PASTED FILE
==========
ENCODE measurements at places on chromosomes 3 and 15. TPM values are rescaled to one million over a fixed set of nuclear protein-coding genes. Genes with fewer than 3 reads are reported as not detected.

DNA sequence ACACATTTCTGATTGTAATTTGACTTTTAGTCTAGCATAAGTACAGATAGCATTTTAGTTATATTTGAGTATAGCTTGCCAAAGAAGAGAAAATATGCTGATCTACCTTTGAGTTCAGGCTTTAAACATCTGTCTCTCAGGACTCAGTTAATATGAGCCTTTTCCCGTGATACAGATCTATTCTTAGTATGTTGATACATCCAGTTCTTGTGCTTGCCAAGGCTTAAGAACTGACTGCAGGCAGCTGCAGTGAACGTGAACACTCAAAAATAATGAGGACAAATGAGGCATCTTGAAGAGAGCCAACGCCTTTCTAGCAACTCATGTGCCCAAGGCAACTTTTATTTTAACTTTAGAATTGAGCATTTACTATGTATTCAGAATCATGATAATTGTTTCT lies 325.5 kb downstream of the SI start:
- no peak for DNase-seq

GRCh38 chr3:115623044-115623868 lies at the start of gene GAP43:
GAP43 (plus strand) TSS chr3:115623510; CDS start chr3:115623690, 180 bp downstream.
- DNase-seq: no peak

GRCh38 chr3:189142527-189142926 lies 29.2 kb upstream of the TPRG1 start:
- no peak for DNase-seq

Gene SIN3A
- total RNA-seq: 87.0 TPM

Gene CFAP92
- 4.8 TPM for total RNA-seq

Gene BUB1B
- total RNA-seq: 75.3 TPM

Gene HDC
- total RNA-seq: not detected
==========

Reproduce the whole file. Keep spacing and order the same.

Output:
ENCODE measurements at places on chromosomes 3 and 15. TPM values are rescaled to one million over a fixed set of nuclear protein-coding genes. Genes with fewer than 3 reads are reported as not detected.

DNA sequence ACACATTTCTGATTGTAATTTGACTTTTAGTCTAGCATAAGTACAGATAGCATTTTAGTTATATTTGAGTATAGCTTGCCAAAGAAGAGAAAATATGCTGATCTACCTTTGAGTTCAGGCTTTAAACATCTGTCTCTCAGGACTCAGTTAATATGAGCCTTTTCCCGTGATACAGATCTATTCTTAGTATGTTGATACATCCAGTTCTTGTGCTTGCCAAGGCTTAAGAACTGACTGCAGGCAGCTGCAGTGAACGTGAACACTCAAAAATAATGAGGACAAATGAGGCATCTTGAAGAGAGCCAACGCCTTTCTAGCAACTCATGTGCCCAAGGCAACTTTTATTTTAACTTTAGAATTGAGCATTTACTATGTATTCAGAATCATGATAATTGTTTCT lies 325.5 kb downstream of the SI start:
- no peak for DNase-seq

GRCh38 chr3:115623044-115623868 lies at the start of gene GAP43:
GAP43 (plus strand) TSS chr3:115623510; CDS start chr3:115623690, 180 bp downstream.
- DNase-seq: no peak

GRCh38 chr3:189142527-189142926 lies 29.2 kb upstream of the TPRG1 start:
- no peak for DNase-seq

Gene SIN3A
- total RNA-seq: 87.0 TPM

Gene CFAP92
- 4.8 TPM for total RNA-seq

Gene BUB1B
- total RNA-seq: 75.3 TPM

Gene HDC
- total RNA-seq: not detected